Happy Thanksgiving! Streetsblog USA will be offline for the holiday and back to publishing on Monday.

20 thoughts on The Problem With Lazy Local Coverage of Highways and Transit

  1. L.A. Times reporting falls into a similar double standard. They report consistently on project cost overruns for L.A. rail – but not so much for L.A. highway projects.

  2. “Induced demand” is a bit of a funky talking point. Obviously they don’t add lanes to a freeway to just sit there looking pretty; it’s all about capacity. Could some traffic move from arterial roads to the freeway’s added capacity? Sure, that’s what the new lanes are for – to create more capacity. As for congestion that can be handled by adding express lanes if desired.

  3. “Express lanes if desired”…that doesn’t solve anything.

    The only thing which solves congestion in a capitalist society is pricing. The soviets had bread lines, we have highway congestion. This is what happens when you price a valuable and limited commodity at 0 dollars.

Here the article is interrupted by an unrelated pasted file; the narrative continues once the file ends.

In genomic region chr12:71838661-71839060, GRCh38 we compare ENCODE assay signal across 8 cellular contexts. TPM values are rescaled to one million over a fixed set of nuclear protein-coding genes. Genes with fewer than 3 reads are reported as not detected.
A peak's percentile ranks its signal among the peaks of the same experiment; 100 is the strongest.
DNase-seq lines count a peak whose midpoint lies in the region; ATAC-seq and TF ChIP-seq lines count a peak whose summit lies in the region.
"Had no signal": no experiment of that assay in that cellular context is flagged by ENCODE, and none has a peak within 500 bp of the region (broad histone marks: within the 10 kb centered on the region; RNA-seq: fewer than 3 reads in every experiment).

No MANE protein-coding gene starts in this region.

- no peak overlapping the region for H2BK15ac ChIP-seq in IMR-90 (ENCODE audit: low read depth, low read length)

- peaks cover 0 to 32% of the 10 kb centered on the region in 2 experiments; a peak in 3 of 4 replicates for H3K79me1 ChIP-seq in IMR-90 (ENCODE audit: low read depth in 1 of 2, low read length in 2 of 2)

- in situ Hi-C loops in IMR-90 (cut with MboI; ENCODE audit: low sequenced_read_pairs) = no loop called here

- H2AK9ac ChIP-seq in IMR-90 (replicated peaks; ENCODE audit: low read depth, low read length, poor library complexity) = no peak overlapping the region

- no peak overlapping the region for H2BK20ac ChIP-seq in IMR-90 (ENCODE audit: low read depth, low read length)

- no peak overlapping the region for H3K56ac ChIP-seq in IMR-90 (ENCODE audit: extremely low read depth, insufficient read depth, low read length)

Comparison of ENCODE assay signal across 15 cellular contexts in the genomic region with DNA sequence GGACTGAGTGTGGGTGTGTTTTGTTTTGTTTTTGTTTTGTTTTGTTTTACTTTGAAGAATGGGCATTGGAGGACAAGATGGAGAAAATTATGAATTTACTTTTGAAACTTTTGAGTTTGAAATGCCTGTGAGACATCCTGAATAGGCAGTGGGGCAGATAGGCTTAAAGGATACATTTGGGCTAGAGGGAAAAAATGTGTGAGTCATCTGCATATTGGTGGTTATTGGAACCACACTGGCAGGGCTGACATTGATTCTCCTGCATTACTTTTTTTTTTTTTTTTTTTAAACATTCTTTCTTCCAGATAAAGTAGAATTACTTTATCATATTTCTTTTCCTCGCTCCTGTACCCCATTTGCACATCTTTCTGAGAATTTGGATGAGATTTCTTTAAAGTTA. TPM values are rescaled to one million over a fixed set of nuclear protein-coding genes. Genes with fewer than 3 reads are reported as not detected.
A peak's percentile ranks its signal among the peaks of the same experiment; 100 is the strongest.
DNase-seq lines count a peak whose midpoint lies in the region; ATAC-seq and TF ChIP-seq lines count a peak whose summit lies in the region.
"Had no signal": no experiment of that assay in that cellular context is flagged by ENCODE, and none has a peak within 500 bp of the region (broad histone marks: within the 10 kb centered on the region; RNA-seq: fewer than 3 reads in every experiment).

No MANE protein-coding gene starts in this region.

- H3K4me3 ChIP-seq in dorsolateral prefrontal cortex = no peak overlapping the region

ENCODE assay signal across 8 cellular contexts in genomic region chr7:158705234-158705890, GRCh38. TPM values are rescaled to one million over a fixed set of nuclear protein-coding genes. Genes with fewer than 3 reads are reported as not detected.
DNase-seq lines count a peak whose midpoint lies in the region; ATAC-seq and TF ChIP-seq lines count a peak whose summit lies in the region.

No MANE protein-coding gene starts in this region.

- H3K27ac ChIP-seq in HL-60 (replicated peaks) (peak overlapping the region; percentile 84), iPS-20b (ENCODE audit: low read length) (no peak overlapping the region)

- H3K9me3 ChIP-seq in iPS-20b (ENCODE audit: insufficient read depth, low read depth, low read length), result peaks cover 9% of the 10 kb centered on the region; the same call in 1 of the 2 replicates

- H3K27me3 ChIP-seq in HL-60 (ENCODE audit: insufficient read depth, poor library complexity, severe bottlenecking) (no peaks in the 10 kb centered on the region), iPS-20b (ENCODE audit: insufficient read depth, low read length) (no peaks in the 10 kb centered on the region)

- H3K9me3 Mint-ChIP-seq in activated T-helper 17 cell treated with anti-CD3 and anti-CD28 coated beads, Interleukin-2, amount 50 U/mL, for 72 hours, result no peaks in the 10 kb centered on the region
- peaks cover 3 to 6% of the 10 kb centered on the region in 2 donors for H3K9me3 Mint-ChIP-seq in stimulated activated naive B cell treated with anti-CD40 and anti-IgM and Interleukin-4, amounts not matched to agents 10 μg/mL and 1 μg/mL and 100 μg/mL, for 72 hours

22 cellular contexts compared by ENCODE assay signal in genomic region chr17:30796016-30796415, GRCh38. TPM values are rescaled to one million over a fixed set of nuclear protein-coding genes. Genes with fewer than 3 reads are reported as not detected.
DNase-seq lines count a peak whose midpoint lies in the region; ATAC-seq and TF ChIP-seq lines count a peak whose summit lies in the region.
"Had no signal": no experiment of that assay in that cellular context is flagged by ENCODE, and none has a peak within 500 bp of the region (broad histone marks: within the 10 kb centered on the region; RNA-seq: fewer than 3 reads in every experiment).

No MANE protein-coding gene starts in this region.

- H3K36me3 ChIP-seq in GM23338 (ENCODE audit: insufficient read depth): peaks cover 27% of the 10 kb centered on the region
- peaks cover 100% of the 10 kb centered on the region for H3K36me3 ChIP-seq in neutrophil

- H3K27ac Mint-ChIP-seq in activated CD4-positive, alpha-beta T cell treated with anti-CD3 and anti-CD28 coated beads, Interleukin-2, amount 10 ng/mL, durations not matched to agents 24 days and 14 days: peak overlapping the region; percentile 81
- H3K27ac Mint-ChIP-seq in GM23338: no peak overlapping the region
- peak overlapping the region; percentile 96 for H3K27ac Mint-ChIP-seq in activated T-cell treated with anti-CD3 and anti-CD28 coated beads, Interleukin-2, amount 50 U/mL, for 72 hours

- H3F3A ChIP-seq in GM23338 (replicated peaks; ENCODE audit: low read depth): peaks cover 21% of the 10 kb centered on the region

But the point is, these projects are always heralded as “a solution to congestion”…the never are. That talking point should be attacked. The question is, what will increased capacity get us, it won’t get us a solution to congestion, if we wanted that, there are better options.

  4. Oh sorry; I guess I should have used the term managed toll lanes which is what Express Lanes are. Express lanes can be pure toll or combined with an HOV lane.